Stronger Together Builds Inter-Cultural Understanding through Traditional Drum-Making
Caption: Daelynn and Jayden, students at Lansdowne-Costain Public School and members of the Good Way Club, work together to craft their drums
“The drum is the only instrument on the planet that is universal to every nation, race, and peoples,” says Oscar De Los Santos as he demonstrates to students and staff the sound and vibration emanating from a traditional frame drum. “It connects us to our ancestors, and it connects us to the heartbeat of the earth.”
De Los Santos runs Tribal Thunder, and earlier this month, his team shared knowledge of traditional drum-making and the cultural wisdom the artform holds during Stronger Together, a unique event hosted by Grand Erie’s Indigenous Education team.
“This is a day to celebrate community and build inter-cultural understanding,” said Sabrina Sawyer, Teacher Consultant with Indigenous Education. “It balances the hands-on components of drum-making with the sharing of tradition and culture.”
The event welcomed intermediate Indigenous self-identified students from across Grand Erie to come together to build community and inter-cultural understanding. It included students from Branlyn Community School, Russell Reid Public School, Teeterville Public School, Onondaga-Brant Public School, and Lansdowne-Costain Public School who were provided with the materials, instruction, and teachings to complete the construction of a drum. Students partnered up and assisted each other as they each constructed the intricate frame of the drum around a wooden hoop, and then stretched a piece of hide over it to bring it to life. As each pair completed a drum, the room erupted in celebration.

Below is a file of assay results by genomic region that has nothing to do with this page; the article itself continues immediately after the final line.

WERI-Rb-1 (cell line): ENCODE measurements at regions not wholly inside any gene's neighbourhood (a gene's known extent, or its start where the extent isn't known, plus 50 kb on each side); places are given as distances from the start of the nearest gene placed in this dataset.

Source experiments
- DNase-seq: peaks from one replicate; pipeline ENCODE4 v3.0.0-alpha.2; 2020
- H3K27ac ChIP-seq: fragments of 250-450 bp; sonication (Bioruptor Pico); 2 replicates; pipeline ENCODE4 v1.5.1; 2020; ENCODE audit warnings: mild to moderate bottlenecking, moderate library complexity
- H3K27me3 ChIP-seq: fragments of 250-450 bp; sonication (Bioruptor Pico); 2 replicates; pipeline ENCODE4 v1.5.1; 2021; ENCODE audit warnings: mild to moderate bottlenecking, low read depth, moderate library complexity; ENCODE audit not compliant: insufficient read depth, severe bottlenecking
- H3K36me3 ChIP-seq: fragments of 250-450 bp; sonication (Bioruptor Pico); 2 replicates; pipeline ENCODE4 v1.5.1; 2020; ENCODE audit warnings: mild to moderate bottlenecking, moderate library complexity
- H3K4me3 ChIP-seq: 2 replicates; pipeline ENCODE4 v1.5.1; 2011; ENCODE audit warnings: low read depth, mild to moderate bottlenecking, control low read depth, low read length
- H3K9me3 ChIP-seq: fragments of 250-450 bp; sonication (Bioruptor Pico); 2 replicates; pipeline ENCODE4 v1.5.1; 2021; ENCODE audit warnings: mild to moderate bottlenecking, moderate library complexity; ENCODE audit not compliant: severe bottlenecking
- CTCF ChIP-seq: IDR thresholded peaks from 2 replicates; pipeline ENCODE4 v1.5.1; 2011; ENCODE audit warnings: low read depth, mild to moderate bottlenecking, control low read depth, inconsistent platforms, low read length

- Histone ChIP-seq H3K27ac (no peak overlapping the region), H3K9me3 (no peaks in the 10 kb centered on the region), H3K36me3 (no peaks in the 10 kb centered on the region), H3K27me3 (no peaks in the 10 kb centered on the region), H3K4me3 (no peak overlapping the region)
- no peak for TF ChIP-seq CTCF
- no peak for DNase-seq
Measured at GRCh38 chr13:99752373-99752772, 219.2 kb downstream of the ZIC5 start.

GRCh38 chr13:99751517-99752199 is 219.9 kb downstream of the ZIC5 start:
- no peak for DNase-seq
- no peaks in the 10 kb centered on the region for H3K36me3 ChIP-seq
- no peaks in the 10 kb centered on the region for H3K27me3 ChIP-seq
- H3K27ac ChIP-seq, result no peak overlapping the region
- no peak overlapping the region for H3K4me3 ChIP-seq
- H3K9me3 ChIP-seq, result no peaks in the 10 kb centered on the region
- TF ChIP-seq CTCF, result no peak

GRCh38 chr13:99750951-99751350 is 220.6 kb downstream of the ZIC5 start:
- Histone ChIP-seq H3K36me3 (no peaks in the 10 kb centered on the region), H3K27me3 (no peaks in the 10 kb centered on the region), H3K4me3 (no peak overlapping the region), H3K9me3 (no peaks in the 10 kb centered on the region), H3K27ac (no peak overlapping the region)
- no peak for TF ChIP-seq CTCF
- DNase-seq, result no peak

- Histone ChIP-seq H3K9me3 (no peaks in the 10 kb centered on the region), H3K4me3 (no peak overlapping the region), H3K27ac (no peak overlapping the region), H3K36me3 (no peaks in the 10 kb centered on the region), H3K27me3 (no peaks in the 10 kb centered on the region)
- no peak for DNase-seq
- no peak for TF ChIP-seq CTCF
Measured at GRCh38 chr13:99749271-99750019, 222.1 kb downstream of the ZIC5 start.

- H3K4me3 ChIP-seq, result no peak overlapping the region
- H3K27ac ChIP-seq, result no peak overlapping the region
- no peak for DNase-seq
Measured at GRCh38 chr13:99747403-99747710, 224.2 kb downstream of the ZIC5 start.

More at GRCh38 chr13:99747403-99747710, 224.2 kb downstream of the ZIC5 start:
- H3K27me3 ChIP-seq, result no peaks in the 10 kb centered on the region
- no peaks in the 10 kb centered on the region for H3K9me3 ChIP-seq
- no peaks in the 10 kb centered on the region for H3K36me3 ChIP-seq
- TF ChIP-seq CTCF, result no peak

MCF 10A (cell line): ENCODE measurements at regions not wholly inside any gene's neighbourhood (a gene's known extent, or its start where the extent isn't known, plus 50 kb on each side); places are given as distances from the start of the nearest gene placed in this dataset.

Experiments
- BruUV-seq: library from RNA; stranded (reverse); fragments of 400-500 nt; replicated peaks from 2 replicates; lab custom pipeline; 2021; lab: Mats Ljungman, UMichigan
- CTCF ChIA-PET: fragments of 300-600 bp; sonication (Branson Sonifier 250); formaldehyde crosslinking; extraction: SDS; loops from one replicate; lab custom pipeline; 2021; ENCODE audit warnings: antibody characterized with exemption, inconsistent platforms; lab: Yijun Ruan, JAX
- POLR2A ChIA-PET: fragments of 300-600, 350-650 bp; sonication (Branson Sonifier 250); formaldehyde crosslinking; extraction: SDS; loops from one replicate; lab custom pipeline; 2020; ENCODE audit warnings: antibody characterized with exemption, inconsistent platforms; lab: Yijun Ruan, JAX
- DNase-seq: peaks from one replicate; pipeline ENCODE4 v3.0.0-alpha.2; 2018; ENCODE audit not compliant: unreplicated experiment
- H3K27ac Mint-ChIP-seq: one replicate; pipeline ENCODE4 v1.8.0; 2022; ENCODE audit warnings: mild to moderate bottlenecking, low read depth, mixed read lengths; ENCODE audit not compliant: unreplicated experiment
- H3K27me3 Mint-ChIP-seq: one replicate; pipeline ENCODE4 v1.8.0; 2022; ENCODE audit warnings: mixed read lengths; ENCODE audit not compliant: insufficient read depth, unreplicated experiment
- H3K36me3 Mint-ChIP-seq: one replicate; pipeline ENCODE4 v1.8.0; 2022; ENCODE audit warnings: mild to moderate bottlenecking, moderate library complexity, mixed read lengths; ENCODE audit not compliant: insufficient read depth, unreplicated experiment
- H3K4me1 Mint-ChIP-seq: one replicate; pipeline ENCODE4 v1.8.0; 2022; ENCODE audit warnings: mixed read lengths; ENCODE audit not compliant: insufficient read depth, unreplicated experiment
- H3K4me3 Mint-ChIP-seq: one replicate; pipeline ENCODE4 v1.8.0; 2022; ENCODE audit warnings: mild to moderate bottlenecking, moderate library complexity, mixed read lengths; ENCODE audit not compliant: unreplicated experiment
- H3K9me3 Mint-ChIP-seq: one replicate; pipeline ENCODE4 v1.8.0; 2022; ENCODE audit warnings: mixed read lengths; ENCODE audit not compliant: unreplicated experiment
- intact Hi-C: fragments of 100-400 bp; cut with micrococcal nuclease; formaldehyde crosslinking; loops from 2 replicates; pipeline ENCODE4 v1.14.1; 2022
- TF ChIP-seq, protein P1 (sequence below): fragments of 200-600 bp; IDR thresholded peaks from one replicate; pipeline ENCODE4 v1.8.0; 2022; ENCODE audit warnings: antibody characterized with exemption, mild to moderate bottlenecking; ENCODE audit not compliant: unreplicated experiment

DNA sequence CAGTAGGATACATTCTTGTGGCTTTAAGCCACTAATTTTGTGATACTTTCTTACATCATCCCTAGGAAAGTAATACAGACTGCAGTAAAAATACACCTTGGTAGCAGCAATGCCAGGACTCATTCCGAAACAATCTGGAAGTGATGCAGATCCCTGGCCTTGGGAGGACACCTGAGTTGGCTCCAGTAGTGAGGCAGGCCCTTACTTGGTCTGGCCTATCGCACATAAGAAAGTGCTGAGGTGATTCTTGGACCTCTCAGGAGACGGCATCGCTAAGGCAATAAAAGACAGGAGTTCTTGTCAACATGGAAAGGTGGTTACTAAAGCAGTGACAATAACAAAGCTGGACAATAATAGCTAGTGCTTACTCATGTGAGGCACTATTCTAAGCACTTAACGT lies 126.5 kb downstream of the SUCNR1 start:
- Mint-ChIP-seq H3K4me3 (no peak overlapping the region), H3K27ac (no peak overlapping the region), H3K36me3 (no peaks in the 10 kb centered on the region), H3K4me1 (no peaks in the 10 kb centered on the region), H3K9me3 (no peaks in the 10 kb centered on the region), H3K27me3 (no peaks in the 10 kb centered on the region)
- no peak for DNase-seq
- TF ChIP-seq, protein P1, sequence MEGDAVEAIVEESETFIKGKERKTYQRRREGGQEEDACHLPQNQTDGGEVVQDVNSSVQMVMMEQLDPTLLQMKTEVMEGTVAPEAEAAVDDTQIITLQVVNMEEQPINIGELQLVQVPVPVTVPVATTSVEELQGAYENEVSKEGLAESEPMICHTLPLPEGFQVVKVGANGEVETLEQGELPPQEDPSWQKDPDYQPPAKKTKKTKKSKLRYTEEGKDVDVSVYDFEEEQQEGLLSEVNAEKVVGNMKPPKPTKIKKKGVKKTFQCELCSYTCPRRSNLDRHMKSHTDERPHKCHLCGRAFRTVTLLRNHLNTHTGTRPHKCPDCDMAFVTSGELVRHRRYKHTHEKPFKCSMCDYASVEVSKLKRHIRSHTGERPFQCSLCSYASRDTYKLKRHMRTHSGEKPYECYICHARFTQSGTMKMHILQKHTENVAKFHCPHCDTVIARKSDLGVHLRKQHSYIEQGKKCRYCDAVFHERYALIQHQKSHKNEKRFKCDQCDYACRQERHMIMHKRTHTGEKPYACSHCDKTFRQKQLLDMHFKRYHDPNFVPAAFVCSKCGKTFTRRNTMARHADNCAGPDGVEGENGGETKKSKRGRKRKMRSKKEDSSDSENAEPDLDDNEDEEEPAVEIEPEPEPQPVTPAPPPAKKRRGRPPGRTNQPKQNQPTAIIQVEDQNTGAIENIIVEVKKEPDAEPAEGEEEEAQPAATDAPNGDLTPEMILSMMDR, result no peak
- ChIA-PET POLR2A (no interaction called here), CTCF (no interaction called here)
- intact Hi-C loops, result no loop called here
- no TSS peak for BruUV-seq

The event ties into Grand Erie's Multi-Year Plan and its Equity indicator, which works also to support the Truth and Reconciliation Commission Calls to Action. Increasing inter-cultural understanding and respect, and the role education has to play in working towards that goal, was an integral part of Stronger Together.
“If you want to encourage the learning of traditional Indigenous languages, get people drumming and singing,” explained De Los Santos, who has been teaching the art form for 30 years. “The drum is a way to keep us connected to each other and to all living things.”
Each student was given instruction around how to treat their drum and honour it accordingly. The workshop ended with a traditional ceremony meant to wake the drums, and officially connect them to the heartbeat of the earth.